Emotional Wellbeing

Health

Mental Health

Mandy Kloppers

Can emotional stress cause cancer?

stress and cancer

While health experts are still sorting out whether stress actually causes cancer, I believe that emotional stress definitely exacerbates and encourages cancer cells to grow.

During my time as a therapist over the last 20 years I have notice a distinct pattern whereby individuals who are suffering extreme emotional distress, over a period of time, and do not have suitable outlets, tend to be more susceptible to cancer.

 

Typical examples include victims of domestic abuse. I have witnessed many victims of ongoing domestic abuse become ill with cancer. My theory is that continuous gaslighting and living in a constant state of fear causes the bodies cells to behave atypically. Chronic stress exposure disrupts the homeostatic communication between the neuroendocrine and immune systems, shifting immune signaling toward a proinflammatory state. Stress-induced chronic low-grade inflammation and a decline in immune surveillance are both implicated in cancer development and progression.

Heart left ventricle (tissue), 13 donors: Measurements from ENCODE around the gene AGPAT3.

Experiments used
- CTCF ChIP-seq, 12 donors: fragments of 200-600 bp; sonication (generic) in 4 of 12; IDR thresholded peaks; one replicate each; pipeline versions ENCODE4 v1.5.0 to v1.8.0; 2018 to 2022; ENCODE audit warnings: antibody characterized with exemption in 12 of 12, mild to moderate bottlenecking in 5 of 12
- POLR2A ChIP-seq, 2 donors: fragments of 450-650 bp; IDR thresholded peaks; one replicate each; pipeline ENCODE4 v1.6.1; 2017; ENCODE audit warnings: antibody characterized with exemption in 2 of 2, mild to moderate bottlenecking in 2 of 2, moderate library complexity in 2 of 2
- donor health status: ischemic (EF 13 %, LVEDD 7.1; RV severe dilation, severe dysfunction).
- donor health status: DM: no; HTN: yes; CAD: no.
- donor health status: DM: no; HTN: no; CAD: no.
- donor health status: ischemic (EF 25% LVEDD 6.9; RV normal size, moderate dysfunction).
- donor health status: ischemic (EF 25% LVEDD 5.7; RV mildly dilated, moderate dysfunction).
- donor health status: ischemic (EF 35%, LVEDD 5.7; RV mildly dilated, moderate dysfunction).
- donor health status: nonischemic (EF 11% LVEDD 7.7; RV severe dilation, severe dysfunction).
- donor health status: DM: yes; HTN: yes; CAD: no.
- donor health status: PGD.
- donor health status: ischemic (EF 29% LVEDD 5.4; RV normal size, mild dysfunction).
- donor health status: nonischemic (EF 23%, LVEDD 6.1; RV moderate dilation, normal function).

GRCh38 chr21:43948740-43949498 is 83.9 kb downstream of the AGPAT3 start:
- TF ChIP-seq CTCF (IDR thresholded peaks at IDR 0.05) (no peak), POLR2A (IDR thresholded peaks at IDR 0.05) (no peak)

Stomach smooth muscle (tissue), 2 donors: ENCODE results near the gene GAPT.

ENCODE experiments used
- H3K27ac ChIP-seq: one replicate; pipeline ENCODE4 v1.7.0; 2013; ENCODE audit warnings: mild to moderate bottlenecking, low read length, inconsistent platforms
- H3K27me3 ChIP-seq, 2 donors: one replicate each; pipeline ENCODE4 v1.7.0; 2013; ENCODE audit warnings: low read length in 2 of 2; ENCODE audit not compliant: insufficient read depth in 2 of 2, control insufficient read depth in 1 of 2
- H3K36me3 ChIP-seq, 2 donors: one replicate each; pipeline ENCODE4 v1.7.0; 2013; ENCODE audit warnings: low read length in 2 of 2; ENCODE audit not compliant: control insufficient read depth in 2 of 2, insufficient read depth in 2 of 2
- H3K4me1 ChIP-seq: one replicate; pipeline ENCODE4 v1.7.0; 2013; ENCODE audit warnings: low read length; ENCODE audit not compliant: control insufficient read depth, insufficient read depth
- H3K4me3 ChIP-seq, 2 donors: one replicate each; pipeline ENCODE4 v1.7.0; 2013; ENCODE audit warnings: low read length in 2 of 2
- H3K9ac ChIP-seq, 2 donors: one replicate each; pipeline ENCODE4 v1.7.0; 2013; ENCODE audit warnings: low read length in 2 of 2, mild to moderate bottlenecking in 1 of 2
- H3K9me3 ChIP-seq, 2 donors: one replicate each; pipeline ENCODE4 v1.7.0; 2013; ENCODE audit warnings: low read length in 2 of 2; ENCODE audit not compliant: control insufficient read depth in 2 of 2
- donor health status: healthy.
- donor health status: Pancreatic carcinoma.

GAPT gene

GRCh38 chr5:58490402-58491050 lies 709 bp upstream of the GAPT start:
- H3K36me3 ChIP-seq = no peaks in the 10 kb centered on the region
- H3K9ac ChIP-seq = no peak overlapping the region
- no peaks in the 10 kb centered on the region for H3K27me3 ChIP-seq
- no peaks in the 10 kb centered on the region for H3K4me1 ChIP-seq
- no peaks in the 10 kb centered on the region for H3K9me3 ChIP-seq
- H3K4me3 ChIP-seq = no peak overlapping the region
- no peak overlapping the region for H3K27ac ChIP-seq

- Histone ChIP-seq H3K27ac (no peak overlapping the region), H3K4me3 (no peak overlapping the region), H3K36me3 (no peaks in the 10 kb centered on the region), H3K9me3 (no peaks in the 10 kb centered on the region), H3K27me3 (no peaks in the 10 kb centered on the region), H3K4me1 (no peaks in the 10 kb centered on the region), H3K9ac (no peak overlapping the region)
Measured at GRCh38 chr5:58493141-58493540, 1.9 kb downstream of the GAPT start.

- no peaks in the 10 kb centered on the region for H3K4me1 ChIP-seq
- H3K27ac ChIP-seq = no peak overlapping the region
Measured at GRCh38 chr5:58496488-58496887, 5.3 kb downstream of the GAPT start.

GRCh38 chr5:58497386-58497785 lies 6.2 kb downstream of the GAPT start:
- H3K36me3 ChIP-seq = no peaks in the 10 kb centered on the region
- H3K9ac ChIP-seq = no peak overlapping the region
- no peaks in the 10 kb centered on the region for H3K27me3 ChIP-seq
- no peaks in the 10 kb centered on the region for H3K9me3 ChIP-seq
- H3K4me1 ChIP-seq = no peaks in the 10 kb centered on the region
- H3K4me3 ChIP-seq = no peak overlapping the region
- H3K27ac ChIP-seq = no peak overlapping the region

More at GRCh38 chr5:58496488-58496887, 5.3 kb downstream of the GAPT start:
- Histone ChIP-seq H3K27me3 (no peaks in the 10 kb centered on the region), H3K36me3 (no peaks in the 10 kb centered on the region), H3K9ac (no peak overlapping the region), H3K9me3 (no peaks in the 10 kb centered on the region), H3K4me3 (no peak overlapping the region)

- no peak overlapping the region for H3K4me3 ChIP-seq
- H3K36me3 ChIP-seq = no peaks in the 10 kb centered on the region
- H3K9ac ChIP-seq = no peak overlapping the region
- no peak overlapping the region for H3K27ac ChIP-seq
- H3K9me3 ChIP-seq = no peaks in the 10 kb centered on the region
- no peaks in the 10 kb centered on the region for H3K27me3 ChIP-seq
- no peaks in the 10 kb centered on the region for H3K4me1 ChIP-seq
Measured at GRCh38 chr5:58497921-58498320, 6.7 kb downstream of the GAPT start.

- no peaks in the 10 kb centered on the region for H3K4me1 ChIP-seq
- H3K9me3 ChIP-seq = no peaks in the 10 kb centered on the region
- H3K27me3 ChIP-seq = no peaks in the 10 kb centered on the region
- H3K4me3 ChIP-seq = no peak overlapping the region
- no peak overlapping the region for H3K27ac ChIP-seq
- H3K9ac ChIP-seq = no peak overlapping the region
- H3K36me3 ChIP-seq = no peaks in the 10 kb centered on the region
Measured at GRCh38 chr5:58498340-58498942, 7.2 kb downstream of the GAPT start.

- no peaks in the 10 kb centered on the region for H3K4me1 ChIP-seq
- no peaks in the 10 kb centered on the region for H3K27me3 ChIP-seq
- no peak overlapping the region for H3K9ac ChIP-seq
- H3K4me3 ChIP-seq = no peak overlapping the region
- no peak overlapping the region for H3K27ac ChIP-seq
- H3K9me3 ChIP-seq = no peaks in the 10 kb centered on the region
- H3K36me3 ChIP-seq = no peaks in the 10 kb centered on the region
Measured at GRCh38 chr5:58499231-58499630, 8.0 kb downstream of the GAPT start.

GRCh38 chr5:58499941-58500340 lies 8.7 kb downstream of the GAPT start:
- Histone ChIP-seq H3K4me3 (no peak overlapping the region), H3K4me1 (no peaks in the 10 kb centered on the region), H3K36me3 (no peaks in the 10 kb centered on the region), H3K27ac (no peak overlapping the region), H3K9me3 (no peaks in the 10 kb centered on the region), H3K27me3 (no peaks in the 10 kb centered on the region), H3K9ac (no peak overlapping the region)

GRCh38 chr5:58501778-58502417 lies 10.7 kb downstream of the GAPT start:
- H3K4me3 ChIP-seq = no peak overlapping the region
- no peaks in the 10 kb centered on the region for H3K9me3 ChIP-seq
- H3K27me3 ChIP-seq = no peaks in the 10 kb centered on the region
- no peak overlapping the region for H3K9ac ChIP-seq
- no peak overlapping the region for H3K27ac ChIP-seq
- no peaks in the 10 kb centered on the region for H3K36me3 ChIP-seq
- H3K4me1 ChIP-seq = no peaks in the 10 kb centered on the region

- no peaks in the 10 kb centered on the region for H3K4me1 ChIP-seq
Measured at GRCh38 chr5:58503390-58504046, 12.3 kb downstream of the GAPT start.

The recent news about Princess Catherine’s cancer diagnosis as well as the diagnosis of King Charles reminded me again of the connection between emotional stress and cancer.

Perhaps it is no coincidence that two members of the royal family have both been diagnosed with cancer after a few particularly tumultuous years. Added to this difficulty is the fact that the royal family are limited in the way they are able to express their emotional distress. It is not only the experience of emotional stress but also the inability to dissipate that stress that causes long term issues. Emotional stress that remains in the body is particularly toxic.

It is well known that individuals who have suffered from childhood trauma are at a higher risk of developing cancer as adults. This fact has been mentioned numerous times in research journals. There is no doubt that stress makes your body more hospitable to cancer.